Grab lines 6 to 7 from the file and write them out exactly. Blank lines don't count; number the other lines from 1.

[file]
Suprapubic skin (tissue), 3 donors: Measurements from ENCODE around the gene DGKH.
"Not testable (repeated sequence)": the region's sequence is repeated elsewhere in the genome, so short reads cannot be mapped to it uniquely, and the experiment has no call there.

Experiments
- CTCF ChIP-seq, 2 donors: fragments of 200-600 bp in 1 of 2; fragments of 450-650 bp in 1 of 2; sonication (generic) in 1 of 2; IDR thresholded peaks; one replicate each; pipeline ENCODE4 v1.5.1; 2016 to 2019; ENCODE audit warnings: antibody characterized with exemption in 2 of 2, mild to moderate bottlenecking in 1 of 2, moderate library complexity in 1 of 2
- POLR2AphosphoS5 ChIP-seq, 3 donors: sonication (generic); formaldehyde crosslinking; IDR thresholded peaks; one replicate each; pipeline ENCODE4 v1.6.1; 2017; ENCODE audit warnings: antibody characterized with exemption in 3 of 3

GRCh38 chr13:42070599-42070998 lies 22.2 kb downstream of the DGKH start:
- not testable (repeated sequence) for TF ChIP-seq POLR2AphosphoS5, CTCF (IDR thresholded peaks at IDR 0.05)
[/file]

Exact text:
GRCh38 chr13:42070599-42070998 lies 22.2 kb downstream of the DGKH start:
- not testable (repeated sequence) for TF ChIP-seq POLR2AphosphoS5, CTCF (IDR thresholded peaks at IDR 0.05)